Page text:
The Smart-Machine Threat
As anyone who has seen the Terminator movies knows, the rapid increase in the intelligence of machines is not necessarily cause for celebration. Already the prospect of dangerous technological devices turning on their creators has scientists issuing warnings. Several who attended a conference on the subject at Asilomar on California’s Monterey Bay in February have now begun to speak out.
It’s not just a matter of automation taking over jobs now done by humans like driving taxis, or even performing medical services complete with empathy. Developments which raise flags include a robot that can find an electrical outlet and plug itself in when it needs a charge; predator drones that kill autonomously in war; computer viruses that no one can stop. What happens if those developments somehow get together?
Dr. Eric Horvitz a Microsoft researcher who organized the conference told the New York Times that he believes “computer scientists must respond to the notions of super intelligent machines and artificial intelligence systems run amok.”
For some, though, the dangers of technology out of control are an inevitable consequence of a materialistic science completely disconnected from any guiding spiritual principles. The terrifying abyss of a world at the mercy of impersonal and random forces is the Frankenstein-like creation of a science which denies the reality of any overarching intelligence by whom it might be held responsible. Unlike the disconnecting of the computer Hal in the movie 2001, however, the solution, some argue, may involve unplugging, not only the machine, but its creator as well, and replacing them with something more in harmony with the deeper needs of the human soul.
Ancient maps are making news these days. Articles elsewhere in this issue deal with two, including the newly authenticated Vinland map of North America which documents that the Vikings were here hundreds of years before Columbus. As for Columbus, the evidence grows that he had access to a lost map of the world, perhaps the complete version of the famous Piri Reis map which shows, in a fragment, accurate detail of the coast of Antarctica beneath the ice. Don’t miss Rand and Rose Flem-Ath’s intriguing account of the search for that lost map, which involved the governments of two countries and a U.S. president.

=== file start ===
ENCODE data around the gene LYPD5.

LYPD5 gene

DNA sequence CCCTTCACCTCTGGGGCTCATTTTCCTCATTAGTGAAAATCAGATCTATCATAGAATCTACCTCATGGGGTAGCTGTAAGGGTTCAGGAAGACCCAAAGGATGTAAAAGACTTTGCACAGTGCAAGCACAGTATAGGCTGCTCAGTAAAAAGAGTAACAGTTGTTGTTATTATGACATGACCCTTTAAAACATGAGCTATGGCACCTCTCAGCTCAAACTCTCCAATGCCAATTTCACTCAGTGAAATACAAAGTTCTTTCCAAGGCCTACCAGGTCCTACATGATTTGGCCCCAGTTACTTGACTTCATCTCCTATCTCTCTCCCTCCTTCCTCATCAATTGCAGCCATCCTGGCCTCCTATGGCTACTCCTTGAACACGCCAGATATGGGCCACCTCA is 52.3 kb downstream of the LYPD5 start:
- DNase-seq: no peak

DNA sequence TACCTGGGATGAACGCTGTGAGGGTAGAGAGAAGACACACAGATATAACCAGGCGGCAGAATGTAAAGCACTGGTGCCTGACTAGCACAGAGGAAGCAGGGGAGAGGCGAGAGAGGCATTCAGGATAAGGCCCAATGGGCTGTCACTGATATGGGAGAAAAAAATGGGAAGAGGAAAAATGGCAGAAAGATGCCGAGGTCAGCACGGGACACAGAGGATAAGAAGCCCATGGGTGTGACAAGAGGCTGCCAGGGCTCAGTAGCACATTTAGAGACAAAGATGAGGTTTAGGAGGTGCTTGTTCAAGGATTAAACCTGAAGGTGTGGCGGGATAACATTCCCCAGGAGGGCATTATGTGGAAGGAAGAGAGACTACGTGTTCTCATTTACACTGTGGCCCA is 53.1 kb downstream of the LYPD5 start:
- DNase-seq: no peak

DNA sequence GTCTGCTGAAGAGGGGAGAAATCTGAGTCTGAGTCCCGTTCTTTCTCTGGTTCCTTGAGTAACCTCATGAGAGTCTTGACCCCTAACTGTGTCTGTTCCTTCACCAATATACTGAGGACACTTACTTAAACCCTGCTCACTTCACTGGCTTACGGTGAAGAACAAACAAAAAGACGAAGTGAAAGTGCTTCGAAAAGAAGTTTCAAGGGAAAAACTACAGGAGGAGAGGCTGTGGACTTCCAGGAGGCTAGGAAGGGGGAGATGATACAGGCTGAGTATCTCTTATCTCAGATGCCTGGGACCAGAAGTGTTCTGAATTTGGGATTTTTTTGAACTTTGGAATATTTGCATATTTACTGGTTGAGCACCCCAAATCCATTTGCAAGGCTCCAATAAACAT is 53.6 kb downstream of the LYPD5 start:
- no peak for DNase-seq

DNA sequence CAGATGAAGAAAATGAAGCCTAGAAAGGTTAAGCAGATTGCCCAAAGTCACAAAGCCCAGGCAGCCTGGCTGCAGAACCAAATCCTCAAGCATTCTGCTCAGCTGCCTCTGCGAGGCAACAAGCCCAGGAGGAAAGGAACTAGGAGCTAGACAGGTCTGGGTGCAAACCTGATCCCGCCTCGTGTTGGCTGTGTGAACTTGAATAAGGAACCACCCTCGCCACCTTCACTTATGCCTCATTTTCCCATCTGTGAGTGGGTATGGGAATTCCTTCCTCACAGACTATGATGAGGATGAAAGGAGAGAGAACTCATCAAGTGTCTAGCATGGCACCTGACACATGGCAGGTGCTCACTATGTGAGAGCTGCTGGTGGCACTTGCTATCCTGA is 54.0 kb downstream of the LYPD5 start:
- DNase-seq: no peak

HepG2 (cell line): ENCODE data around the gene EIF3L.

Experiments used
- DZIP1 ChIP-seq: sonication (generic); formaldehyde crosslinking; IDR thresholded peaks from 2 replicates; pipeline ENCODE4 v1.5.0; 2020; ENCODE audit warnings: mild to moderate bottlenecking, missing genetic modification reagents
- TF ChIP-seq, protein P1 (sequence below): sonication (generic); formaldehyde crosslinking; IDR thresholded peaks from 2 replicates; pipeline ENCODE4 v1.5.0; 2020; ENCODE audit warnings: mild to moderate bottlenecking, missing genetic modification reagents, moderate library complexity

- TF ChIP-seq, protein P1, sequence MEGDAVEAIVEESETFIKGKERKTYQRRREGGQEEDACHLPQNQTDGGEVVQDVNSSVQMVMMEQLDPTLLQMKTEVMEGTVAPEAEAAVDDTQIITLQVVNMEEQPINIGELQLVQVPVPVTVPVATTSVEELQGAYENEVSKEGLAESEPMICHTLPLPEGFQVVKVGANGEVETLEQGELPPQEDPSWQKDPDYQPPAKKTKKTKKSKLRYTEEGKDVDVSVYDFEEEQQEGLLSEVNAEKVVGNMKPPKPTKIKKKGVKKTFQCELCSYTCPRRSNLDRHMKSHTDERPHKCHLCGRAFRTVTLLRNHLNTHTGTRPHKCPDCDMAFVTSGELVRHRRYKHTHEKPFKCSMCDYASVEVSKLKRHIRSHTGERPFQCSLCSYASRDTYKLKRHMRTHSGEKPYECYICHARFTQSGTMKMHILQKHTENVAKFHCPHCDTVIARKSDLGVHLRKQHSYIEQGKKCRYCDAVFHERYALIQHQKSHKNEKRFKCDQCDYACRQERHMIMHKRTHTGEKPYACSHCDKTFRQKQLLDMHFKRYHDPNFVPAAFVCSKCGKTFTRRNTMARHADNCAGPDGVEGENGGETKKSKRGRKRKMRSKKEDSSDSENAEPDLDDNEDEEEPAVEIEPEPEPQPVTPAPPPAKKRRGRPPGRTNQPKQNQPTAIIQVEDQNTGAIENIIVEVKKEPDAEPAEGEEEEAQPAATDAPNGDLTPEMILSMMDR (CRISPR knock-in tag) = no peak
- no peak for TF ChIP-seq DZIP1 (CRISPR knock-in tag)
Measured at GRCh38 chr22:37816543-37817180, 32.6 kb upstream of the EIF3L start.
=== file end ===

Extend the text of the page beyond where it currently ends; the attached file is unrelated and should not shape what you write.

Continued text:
In the meantime archaeologists now say they have found a 14,000-year-old map made by ice age hunter-gatherers of a region on the southern side of the Spanish Pyrenees. Pilar Utrilla and his associates at the University of Zarogoza, Spain, have spent years disentangling the etchings on a polished piece of sandstone and figured out that above depictions of a reindeer, a stag and some ibex is a guide—complete with representations of local landmarks and rivers—to an important cave. Not everyone in mainstream academia buys into the idea, but some are quite worked up at finding what they believe is the oldest hunting map in the world.
As for the Piri Reis map and its detail from before formation of Antarctica’s very ancient coastal ice, the subject never comes up, except in publications like this one. It just doesn’t fit the paradigm.
Earthquake Invisibility Shield?
Just as newly developing technology can lead light waves to travel around an object rendering it invisible, a new form of earthquake protection can cause seismic waves to travel around a building and maybe even a city, thus sparing them from damage.
Scientists at the University of Liverpool have demonstrated that an ‘invisibility cloak’ using concentric rings of plastic can be made to divert surface waves and shelter structures from some effects of earthquakes. The technique mirrors recent developments in ‘invisibility technology’ at the University of California and elsewhere where light is diverted in such a way as to create a Star Trek-like virtual invisibility cloak for certain frequencies of light.
One drawback to the earthquake diversion strategy may be that the seismic waves don’t actually disappear, they just go somewhere else, which may lead to some significant new zoning ‘rumbles’ in the cities of the future.